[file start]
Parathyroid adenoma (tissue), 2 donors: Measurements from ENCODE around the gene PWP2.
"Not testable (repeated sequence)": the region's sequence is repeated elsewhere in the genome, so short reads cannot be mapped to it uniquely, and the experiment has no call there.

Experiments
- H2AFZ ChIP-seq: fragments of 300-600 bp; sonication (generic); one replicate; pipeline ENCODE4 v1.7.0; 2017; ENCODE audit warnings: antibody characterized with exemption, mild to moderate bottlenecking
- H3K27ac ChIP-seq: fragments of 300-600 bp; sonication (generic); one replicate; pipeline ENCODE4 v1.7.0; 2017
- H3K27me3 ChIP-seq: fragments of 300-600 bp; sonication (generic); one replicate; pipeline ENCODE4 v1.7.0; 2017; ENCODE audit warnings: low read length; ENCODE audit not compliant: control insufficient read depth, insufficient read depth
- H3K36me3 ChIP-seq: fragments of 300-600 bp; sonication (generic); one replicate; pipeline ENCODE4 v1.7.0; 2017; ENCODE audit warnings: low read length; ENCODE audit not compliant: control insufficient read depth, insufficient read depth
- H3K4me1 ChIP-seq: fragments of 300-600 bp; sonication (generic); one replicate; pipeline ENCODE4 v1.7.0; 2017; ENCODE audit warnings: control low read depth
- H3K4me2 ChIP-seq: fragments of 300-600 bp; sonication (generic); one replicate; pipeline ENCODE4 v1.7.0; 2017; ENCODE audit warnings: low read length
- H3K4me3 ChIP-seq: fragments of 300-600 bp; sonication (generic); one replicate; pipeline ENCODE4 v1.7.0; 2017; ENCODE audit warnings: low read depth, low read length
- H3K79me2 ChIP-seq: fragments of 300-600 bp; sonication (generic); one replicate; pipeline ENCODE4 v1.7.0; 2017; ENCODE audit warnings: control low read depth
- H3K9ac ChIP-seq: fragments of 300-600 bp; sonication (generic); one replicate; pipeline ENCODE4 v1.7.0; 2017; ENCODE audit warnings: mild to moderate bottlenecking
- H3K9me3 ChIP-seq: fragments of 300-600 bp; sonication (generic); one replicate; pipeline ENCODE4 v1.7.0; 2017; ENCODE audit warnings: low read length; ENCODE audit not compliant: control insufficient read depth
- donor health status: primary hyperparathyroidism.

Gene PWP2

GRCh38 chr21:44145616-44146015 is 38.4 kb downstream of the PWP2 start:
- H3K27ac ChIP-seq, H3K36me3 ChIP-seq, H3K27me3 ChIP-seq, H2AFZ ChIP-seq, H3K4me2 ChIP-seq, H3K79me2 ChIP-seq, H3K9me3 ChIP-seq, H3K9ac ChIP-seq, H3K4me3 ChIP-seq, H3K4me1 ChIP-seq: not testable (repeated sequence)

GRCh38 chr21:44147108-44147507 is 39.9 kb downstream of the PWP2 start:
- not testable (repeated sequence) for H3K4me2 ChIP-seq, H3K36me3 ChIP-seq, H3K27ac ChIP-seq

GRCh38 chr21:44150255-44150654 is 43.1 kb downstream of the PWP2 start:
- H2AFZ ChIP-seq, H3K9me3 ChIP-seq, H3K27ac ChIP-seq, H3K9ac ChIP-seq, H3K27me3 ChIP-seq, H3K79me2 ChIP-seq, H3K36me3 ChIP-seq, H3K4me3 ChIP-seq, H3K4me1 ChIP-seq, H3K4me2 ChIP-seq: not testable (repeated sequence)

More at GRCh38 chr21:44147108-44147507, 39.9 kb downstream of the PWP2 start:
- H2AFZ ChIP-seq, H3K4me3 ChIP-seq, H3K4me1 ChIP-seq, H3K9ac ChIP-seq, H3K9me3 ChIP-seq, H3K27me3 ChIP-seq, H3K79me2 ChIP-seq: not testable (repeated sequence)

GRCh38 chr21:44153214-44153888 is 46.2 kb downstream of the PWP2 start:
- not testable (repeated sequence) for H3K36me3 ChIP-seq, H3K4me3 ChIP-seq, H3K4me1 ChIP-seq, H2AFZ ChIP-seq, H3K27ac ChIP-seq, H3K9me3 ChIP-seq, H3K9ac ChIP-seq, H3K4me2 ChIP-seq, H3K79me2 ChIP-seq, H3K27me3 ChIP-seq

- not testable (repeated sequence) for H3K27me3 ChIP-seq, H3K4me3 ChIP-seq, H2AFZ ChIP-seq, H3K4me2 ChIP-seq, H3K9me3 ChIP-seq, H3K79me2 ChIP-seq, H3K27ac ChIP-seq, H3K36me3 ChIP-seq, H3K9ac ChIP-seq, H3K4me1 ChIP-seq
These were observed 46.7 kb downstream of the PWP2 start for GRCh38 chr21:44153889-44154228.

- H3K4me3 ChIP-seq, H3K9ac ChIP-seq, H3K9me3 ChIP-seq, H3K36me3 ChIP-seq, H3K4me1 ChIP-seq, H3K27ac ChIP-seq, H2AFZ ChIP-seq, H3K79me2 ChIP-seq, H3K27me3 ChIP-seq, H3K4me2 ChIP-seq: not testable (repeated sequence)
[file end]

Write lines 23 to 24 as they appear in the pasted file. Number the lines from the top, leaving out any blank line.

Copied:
- H2AFZ ChIP-seq, H3K4me3 ChIP-seq, H3K4me1 ChIP-seq, H3K9ac ChIP-seq, H3K9me3 ChIP-seq, H3K27me3 ChIP-seq, H3K79me2 ChIP-seq: not testable (repeated sequence)

GRCh38 chr21:44153214-44153888 is 46.2 kb downstream of the PWP2 start: